In it for the money

I’m going to come right out and say it. I love my business manager. And, considering the changes that have occurred in headship over the years, that’s just as well. As leading a school has become just as much about running a business as it has about educating children, I can think of no other role that has risen in prominence as much as the school business manager.

When I first became a teacher I was aware that the school had a bursar. A man would turn up once a month and spend an afternoon in an office with the Head and an open laptop working out if the school had any money left. His role was to check the numbers and to do the books although his role had nothing to do with any of the books I was concerned with. I don’t think any of us, not even the Head, would have described him as a fully-fledged member of staff.

Many years later, when I became a Deputy, I worked closely with the school bursar who later became the school’s business manager, mainly because we shared an office but also because, as part of my NPQH, I had decided to do a course on ‘strategic financial management’. The very fact that I had chosen that course highlights the growing importance and accountability with which Heads had to think strategically with the cash that, even for local authority maintained schools, they were granted more ‘freedoms’ with. The main drive being: don’t end up with a deficit budget.

I learnt a lot from this person, in particular about the relationship between them and the Head/senior leadership team. These relationships although highly positive still had their frustrations. For a start we worked to different time scales. Try as she might, the business manager could not find a way of getting any member of the SLT to understand that the money ran out at the end of March and not the last day before the summer holidays. Stalemate conversations would occur all through April concerning the logical/illogical (depending on your point of view) reasons as to why it was literally impossible to buy any more glue sticks until the start of the new financial year.

There were also maddening conversations around setting predictive budgets for the next three years.

Business Manager: But you don’t understand, if you don’t cut back spending, not only will you have no money but you will owe the local authority 2.4 million pounds.

Head: Oh it will be fine.

Business Manager: No it won’t. Look at the formula for next year’s budget.

Head: Ok, let’s have a look. Hang on what’s this? You’ve just handed me a page and a half of nonsensical algebra equations, I asked for the budget formula damn it.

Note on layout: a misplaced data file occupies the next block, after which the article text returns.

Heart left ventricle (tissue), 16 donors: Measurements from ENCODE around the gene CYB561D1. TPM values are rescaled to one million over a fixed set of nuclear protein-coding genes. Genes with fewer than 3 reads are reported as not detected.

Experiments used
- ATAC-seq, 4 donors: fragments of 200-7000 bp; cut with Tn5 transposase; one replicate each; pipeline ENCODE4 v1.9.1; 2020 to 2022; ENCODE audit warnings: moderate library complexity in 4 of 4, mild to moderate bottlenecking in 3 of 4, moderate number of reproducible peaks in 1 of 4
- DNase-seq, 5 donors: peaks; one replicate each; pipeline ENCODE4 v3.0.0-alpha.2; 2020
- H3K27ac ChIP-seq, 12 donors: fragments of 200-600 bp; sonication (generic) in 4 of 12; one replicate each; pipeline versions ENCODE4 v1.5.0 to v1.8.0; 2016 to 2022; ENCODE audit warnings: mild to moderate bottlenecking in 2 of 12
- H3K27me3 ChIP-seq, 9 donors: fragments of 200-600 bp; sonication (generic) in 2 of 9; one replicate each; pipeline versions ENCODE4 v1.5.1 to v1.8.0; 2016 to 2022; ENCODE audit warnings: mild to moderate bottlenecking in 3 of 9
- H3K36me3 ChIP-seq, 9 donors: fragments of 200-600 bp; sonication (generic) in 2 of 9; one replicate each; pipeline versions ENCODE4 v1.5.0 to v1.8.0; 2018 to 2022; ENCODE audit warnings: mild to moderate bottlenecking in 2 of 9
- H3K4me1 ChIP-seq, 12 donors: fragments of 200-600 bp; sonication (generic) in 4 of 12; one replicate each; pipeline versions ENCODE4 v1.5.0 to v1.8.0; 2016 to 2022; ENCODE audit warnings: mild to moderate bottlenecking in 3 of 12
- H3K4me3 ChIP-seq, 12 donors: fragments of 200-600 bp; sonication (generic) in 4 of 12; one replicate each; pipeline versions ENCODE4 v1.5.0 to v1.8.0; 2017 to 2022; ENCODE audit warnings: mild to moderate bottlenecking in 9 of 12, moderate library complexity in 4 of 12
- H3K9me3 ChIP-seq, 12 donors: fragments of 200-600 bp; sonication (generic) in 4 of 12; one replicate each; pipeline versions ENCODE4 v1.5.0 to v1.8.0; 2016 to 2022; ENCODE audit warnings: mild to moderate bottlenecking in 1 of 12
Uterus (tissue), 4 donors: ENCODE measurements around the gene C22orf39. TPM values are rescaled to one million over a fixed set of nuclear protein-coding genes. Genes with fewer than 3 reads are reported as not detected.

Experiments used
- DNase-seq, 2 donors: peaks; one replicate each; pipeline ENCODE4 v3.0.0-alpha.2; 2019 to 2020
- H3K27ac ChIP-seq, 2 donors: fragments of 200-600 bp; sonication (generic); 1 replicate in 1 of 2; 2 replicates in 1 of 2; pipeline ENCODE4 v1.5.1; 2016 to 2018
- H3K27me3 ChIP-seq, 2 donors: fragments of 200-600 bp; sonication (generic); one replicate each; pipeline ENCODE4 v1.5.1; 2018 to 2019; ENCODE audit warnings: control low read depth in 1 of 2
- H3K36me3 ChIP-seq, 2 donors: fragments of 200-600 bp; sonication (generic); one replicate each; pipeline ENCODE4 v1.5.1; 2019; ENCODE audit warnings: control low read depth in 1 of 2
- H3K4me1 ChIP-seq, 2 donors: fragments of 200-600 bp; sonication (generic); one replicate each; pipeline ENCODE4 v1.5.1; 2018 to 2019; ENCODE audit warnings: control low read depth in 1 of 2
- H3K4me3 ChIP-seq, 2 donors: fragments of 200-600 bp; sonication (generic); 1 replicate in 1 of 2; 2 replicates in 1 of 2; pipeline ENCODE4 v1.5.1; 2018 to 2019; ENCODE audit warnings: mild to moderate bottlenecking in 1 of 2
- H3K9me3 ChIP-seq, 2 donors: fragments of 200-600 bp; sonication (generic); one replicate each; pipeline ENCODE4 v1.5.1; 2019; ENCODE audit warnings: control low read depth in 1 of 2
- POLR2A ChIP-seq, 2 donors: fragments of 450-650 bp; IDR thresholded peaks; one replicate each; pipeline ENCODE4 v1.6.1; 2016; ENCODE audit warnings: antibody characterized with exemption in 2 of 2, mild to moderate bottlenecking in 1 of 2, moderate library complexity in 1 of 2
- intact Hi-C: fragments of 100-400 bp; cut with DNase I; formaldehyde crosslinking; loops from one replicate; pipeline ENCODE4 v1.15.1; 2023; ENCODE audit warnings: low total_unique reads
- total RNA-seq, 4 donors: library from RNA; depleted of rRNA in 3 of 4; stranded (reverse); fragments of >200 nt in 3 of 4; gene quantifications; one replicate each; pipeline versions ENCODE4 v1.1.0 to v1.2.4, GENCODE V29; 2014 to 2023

Business Manager: That is the formula and according to this your budget in three years’ time is fifteen shillings and sixpence.

Head: Oh….oh well it will be fine.

Somehow it always was. A combination of new and convoluted funding streams that, although weren’t part of the overall budget, came in at different times for different, often political, reasons; natural staffing changes; school incomes that never seemed to materialise until the day before your ‘deficit’ budget was about to get sent to governors and then suddenly you had a carry-forward of £34000; and sheer luck/skill on behalf of the Head (depending on your point of view) all made sure that the school was kept in the black.

School business managers were now fully accepted members of the staff team and, in my own experience as a Head, the school business manager is as vital as a good Deputy – and in many ways more so.

There is a delicious bluntness to a good business manager’s perspective. I am highly skilled at diplomacy and trying to get everything and everyone to move on, fit together and be effective. I like individuals to feel empowered and equal. When things are not going according to plan, rather than use performance related pay as a stick to beat the under-performer with until they submit, I prefer to invest in them because everyone deserves a chance to succeed. And then I’ll chat to my business manager who will point out that this ‘problem’ is costing me £20,000 more a year than the highly effective NQT down the corridor. Suddenly my liberal and supportive nature seems quite weak.

It’s akin to child protection. It is easier to try and ignore a potential safeguarding issue. You may have a hunch, there may be issues but you know it wouldn’t meet threshold levels so you could be tempted to shrink back and hope for the best. Then you remember that you are a Head and it is your duty to safeguard the children in your care so, even though it won’t cross social care’s threshold, it has crossed yours, so you act, you put support in place and a child is kept safe and secure. The easy road is not often the right one. Take a step back and look at the actual cost of a member of staff who is not delivering and you realise that you are not ensuring that the children are getting a good enough value for money deal on their education. That’s the perspective my business manager gives me.